What's unusual about the Reference 1 is a ruse employed to prevent technofear. ARC rightly presupposes that its customers are used to rotary controls and may even prefer them, in the way that car manufacturers still haven't succeeded in convincing drivers who actually use their gauges that digital read-outs are better than analogue ones. So the '1 wears knobs, only they don't rotate. They're spring-loaded, self-centring intermittent types, like the ones on the Copland CD player and the Acurus ACT1 processor/pre-amp. They have small arcs of activity, and you jerk 'em left or right to raise or lower the volume, alter the balance or select sources. Hold them and they pan through the entire arc which surrounds them in the form of green LEDs. Invariably, you'll spend more time using the remote control, which provides every single function bar the choice between balanced and unbalanced input selection. And I must say that, as the remote arrived only the day before I had to surrender the system, you do get used to these intermittent controls very quickly.
Across the front, the '1 wears its gain, balance, record out and source selectors as the aforementioned faux-rotaries. In a channel below are press-press toggles with the same feel as the knobs. They always self-centre, so you push them up or down to choose on/off, balanced or single-ended input, normal or inverted polarity and mute/operate. Green LEDs all over the place tell you what mode you've chosen.
Is there a more jam-packed rear panel than the one on the Reference 1? Across the top are the right-hand phono and XLR inputs; across the bottom, the left-hand channel's inputs. In addition to these eight sets are three pairs of outputs, one for record and two for main, also in XLR and phono form. Lastly, there are easily accessible fuses, and ARC still uses captive mains leads. (Note that these products were the first I've used in '96 with the CE marks.)
Inquisitive readers might wonder how a pre-amp can weigh 30lb. Like the '600, this wears a 3/8in thick aluminium front panel. Inside are the eight Sovtek 6922 dual triodes, chosen for their reliability, while tube regulation is solid-state for maximum silence, via a combination of MOSFETs and JFETs. Part of the weight is also due to the inclusion of three separate toroidal power supplies, one each for DC regulation, high voltages and the digital section. Discrete components are used throughout, the Ref 1 being an IC-Free Zone.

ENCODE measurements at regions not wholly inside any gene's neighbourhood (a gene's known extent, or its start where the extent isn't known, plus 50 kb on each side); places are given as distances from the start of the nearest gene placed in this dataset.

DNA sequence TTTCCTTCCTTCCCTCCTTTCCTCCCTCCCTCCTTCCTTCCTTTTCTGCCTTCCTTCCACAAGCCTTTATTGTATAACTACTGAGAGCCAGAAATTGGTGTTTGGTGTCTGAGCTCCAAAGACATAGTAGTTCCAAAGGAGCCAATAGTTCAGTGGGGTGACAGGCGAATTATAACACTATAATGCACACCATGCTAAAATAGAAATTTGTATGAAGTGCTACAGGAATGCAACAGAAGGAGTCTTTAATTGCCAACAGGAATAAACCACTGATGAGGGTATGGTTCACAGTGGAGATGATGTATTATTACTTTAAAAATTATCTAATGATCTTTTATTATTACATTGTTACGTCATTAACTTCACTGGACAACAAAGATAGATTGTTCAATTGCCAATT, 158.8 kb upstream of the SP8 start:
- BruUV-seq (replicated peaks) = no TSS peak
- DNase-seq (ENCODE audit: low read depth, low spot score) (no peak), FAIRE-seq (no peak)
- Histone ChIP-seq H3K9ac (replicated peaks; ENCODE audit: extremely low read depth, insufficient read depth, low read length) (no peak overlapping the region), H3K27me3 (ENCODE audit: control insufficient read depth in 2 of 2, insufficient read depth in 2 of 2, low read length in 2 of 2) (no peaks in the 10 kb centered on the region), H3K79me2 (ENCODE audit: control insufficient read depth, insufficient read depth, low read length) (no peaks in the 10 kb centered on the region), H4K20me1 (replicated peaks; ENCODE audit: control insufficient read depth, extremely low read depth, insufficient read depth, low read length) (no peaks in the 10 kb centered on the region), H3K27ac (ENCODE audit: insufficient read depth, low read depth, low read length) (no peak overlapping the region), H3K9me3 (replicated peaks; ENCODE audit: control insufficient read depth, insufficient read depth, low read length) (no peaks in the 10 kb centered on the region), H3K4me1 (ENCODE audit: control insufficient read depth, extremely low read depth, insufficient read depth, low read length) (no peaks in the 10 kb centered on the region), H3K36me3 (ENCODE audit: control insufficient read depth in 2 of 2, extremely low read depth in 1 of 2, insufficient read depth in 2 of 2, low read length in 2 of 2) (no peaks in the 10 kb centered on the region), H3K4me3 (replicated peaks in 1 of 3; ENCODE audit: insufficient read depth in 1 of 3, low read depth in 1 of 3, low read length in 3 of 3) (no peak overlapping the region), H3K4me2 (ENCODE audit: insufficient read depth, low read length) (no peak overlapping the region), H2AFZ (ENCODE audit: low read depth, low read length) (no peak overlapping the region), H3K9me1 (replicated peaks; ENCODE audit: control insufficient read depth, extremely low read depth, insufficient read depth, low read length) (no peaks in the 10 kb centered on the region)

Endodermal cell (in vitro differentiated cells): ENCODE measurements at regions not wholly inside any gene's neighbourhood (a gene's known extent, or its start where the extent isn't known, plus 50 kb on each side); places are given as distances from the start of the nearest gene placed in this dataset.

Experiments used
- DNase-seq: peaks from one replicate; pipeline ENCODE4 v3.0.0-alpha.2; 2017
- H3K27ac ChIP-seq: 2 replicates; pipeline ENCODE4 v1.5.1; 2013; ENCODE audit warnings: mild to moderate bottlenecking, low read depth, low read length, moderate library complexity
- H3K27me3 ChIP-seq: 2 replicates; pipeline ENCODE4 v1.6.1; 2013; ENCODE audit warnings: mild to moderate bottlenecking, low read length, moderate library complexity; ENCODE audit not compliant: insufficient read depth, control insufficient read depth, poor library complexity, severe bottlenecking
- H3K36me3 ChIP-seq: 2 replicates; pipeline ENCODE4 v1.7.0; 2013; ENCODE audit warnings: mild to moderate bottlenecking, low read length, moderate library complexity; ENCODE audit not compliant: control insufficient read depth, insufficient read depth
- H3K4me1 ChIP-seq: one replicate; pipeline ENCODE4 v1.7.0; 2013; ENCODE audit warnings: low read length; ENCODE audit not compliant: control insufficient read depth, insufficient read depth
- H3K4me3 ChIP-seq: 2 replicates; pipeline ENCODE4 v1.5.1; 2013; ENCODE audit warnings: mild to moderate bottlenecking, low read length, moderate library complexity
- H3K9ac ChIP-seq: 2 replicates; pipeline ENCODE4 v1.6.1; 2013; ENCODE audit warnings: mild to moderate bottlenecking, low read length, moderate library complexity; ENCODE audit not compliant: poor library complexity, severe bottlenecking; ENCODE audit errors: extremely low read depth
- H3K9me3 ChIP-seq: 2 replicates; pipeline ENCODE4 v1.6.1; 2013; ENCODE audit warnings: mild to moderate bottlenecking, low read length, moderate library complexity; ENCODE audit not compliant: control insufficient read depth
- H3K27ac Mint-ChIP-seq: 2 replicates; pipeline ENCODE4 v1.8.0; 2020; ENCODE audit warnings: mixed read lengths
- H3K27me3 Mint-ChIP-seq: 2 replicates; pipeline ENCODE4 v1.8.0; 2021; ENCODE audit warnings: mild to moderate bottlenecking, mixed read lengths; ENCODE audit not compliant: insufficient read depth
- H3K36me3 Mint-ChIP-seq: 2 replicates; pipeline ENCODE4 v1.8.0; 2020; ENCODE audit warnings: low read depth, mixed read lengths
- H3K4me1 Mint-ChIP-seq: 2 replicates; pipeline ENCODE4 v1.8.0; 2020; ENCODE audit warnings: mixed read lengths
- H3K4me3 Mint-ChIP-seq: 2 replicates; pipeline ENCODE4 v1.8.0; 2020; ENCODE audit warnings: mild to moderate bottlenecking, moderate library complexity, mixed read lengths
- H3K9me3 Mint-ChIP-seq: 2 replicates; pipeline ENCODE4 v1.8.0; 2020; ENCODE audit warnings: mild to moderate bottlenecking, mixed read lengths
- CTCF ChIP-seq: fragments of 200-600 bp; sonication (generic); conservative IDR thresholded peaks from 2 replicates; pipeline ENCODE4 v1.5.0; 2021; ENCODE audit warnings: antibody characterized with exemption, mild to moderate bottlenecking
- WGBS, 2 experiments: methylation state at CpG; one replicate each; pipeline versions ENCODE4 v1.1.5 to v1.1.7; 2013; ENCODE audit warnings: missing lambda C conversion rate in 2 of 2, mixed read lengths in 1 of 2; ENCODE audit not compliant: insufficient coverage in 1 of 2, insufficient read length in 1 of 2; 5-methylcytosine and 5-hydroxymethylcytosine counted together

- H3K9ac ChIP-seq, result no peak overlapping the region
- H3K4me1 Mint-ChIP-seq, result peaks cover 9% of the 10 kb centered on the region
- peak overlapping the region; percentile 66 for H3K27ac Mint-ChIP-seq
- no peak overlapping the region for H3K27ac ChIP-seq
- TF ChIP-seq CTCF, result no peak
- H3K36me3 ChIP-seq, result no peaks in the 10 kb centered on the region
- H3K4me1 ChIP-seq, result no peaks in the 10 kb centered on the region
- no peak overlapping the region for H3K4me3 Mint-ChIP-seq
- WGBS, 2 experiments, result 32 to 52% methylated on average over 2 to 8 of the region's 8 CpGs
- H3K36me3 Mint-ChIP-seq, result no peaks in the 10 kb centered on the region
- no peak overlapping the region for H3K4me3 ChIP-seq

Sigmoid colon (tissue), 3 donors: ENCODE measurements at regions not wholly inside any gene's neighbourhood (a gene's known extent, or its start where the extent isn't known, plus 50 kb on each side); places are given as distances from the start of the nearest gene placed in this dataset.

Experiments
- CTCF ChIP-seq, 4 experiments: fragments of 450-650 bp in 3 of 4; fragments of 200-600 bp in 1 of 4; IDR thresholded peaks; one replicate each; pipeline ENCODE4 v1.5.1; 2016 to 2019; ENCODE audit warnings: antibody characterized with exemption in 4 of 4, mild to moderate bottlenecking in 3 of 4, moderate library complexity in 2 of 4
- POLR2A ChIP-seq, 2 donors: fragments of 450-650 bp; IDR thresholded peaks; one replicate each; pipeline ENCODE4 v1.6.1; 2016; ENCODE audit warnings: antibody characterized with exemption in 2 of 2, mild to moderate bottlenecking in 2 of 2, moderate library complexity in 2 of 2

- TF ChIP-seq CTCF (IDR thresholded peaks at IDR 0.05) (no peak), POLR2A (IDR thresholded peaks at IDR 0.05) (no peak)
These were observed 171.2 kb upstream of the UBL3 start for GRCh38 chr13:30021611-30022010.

Although only 21 LEDs surround the volume control, there are plenty of steps inbetween...in excess of 156 according to Bill, at 0.3dB per step. You'll soon develop the right flick of the wrist for turning the switch just enough to activate a single step. And you hold it for continuous adjustment. Simple. The balance control operates in an identical manner. Switch-on is accompanied by a 45 second delay, and Audio Research recommends lowering the volume even when you're using mute when changing sources.
Spec-wise, you're going to think I accidentally misplaced the sheet and picked up one from a tranny pre-amp. The frequency response is +/-0.5dB from 1Hz to 200kHz, with -3dB points at 0.3Hz and better than 400kHz. Distortion? Less than 0.01 percent at 2V RMS output. Gain is 12.3dB balanced, 6.3dB unbalanced, tape output is 0dB, and the input impedances are 220k ohm balanced and 110k ohms unbalanced. The output impedance is 400 ohms balanced, 200 ohms unbalanced, and maximum output is 7.0V RMS, or 3.5V RMS single-ended.
As the amplifier arrived long before the pre-amp, I had a chance to use it with a number of respected control units, but I shan't embarrass them: more than once I was told that I wouldn't know what these amplifiers could do until I heard them with the Reference 1 pre-amp, and these harbingers of bliss were right. And while I also tried the Reference 1 with other power amplifiers, I have every reason to believe that these items will sell in tandem; they're just so perfectly matched, as you'd expect of components designed to work together from the outset.
With products so close to perfect, so commanding, so coherent and so blatantly superior to anything else on the planet, it seems daft to break down the performance into those little categories which determine our priorities. So it is with a great sense of inconsistency that I, known as I am to be ambivalent about bass as a priority, must point you to the lower octave brilliance of this system. Consider that I have been using Wilson's System V ever since it was launched, that I know my room pretty well, and that I returned to the usual source material. The CD player of choice was the Marantz CD-12/DA-12 in balanced mode. Wires were courtesy Harmonix for the speaker connections and Mandrake balanced for the rest - all familiar stuff.